People v. Hendricks (25 N.Y.2d 129) was an informer case. (See, also, Aguilar v. Texas, 278 U.S. 108, and Spinelli v. United States, 393 U.S. 410.) The courts have treated informer cases in substantially the same manner. (Draper v. United States, 358 U.S. 307; Jones v. United States, 362 U.S. 257; People v. Munger, 24 N.Y.2d 445; People v. Cerrato, 24 N.Y.2d 1; People v. Montague, 19 N.Y.2d 121; People v. Schnitzler, 18 N.Y.2d 457, supra; People v. Malinsky, 15 N.Y.2d 86; People v. Coffey, 12 N.Y.2d 443.) The informer gives oral information to a law enforcement officer. The informer is not required to take an oath. The details of his information are not recorded. His identity may not be disclosed. He does not appear as a witness.

The identities of the witnesses and their testimony were disclosed on the trial of this case. In deciding Hendricks (supra, p. 133) the Court of Appeals held: "In short that test requires that the affidavit show (1) whether the informant is in fact reliable, and (2) whether the underlying circumstances as to how the informant came by his information demonstrates sufficient probability of credibility to allow the search of the premises or person in question." A reading of the affidavit demonstrates that it meets the strictest of tests, even if it be assumed that the test in the instant case is that applied to an informer case.

Grand Jury testimony is not analogous to the unsworn statements of informers. Testimony under oath is prima facie credible. Hence, there need be no independent evidence of reliability in respect of testimony before a Grand Jury. The informer cases are inapplicable.

In the instant case, the search warrant issued on probable cause. The Assistant District Attorney in New York County charged with investigating to determine whether the crimes of bid rigging and related crimes were committed in relation to public contracts with the New York City Housing Authority submitted his affidavit based on sworn testimony in his presence before the Grand Jury. "The Grand Jury can receive none but legal evidence." (Code Crim. Pro., § 249.) The evidence before the Grand Jury, therefore, was not hearsay. The Assistant District Attorney stated under oath that the testimony was to the effect that Jerry Jerome obtained Housing Authority estimate information and passed copies on to the parties to the agreement. In addition, his affidavit stated the appellants were identified as parties to the agreement.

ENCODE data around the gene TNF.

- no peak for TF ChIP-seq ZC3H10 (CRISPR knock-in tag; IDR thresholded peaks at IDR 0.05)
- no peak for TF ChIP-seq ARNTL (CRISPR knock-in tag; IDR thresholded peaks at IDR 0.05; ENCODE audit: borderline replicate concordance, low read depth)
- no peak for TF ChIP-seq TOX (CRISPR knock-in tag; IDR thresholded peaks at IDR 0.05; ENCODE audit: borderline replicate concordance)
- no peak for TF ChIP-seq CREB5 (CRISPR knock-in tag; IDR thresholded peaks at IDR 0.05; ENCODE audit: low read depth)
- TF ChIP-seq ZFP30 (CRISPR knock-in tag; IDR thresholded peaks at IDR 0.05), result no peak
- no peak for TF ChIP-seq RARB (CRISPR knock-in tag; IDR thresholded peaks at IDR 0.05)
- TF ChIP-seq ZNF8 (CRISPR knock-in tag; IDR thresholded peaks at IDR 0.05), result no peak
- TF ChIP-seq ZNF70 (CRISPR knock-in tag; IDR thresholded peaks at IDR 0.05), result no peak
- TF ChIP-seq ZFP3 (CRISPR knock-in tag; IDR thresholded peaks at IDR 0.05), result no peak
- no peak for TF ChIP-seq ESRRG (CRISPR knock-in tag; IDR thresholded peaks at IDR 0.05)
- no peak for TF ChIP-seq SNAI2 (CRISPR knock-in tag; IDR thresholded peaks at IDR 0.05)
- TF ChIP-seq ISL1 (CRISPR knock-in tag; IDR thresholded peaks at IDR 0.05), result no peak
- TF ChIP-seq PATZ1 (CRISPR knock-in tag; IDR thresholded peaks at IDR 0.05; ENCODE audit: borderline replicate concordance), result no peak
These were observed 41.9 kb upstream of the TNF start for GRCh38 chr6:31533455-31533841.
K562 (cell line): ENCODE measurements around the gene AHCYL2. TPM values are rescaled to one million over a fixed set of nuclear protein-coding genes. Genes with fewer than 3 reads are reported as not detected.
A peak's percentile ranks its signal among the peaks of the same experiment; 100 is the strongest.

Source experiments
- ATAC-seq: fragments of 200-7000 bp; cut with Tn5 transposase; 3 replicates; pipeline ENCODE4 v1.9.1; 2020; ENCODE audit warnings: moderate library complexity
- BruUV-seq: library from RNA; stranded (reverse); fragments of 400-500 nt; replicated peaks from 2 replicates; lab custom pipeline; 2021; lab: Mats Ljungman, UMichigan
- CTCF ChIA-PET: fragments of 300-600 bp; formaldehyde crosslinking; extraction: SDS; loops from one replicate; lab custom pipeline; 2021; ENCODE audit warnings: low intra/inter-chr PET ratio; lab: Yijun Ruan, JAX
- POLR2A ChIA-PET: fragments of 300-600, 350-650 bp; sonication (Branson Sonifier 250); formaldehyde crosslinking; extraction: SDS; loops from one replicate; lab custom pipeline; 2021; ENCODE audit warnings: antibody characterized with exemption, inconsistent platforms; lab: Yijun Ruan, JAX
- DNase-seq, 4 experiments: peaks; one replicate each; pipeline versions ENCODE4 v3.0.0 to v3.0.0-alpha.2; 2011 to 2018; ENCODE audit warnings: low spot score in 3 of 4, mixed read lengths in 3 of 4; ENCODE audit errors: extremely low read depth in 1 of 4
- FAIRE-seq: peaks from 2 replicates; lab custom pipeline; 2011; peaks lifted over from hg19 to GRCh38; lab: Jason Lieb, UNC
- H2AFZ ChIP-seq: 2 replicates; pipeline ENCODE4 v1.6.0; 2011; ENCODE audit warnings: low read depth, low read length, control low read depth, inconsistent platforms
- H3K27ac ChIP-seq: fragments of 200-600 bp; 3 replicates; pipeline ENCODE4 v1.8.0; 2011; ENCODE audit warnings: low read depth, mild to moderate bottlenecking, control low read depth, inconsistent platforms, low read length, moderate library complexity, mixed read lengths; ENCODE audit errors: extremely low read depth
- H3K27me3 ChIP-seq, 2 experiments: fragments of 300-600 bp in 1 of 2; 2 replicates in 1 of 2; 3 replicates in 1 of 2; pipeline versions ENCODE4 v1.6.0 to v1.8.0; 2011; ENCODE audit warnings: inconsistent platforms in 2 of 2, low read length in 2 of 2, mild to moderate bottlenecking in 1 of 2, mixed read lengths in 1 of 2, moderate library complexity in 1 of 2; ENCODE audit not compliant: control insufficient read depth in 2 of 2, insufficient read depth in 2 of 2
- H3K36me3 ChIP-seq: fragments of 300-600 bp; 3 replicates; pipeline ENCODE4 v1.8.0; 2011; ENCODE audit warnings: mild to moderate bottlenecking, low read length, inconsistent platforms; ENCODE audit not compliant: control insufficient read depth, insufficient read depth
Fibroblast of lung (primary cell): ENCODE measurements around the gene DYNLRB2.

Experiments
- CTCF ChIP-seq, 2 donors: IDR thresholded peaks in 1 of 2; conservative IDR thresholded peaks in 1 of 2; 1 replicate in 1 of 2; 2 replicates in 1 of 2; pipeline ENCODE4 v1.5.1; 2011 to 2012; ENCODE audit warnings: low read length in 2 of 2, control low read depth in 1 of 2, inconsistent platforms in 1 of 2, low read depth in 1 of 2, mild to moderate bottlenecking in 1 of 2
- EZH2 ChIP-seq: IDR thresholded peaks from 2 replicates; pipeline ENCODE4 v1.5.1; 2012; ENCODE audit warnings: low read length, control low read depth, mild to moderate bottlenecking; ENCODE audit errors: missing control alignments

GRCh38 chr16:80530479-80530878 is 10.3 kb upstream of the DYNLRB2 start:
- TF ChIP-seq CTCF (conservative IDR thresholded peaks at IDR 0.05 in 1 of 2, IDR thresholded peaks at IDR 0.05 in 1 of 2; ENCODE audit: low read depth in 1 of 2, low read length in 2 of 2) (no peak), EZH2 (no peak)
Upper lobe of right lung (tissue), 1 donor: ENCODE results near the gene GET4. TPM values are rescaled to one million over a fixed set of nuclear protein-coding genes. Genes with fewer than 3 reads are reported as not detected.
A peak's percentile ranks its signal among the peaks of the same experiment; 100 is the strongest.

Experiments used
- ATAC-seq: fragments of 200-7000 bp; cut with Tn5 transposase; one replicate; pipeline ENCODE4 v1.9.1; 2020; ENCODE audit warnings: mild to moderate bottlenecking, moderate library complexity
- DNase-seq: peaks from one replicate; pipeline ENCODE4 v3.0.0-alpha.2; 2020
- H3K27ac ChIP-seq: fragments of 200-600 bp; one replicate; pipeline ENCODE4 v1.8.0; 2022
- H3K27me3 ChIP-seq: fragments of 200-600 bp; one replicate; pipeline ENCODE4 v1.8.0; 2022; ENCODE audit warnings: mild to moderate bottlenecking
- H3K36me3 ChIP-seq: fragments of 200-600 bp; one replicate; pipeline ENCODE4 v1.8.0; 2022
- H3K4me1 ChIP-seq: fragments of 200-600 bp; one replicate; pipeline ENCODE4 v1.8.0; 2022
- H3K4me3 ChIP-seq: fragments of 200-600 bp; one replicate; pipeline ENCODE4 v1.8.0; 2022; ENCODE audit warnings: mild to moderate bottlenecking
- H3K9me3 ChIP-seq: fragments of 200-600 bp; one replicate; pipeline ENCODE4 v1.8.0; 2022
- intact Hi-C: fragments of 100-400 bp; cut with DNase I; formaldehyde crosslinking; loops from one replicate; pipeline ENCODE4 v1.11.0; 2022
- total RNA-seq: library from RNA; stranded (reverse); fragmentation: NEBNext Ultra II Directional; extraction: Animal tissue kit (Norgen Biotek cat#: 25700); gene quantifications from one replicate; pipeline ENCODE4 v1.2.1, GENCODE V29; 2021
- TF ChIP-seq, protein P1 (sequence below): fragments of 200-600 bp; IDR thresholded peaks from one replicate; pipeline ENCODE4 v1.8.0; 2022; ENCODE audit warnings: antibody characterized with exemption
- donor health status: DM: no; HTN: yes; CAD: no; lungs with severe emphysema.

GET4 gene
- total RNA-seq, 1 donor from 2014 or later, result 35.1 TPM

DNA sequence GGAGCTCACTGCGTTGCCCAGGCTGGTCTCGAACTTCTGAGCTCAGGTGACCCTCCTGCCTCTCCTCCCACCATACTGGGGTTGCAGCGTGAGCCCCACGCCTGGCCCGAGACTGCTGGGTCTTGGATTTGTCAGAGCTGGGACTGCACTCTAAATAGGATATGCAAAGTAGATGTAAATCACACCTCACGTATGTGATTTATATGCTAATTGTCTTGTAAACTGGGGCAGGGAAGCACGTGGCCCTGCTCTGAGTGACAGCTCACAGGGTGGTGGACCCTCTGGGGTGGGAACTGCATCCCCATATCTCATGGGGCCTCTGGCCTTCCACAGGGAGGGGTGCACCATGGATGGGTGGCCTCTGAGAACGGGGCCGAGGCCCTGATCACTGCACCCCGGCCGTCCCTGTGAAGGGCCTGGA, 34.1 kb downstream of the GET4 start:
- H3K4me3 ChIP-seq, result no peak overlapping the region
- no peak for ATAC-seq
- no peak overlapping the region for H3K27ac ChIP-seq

Probable cause is not circumscribed by the rules of evidence applicable to a criminal trial. Rigid adherence to the technical rules of evidence has no place in the area of search and seizure where a common-sense and realistic appraisal supports the issuance of the warrant. (Ventresca, 380 U.S. 102, 108, supra.) The issuing Justice, in the light of the "underlying circumstances" (Aguilar v. Texas, 278 U.S. 108, 114, supra), properly decided there was probable cause for the warrant. If this is a doubtful case, which it is not, we should sustain the warrant (p. 106).

Appellants' contention that the affidavit in support of the warrant is silent on the likelihood of the records to be searched for will be at the offices of appellants is without substance. There was substantial basis that the records sought probably would be at the offices of the corporations named. (People v. Montague, 19 N.Y.2d 121, 125, supra.) The affidavit is detailed and precise and has no element of rumor connected with it. It describes in detail the number of conspirators, their method of operation, names the ringleader, traces the source of the Housing Authority estimate to the ringleader, and his distribution of the estimate to the other conspirators.

From the foregoing, I conclude that the search warrant in this case conforms not only to the general principles applicable to all search warrants but more particularly to the test set forth in Hendricks (25 N.Y.2d 129, supra).

19691106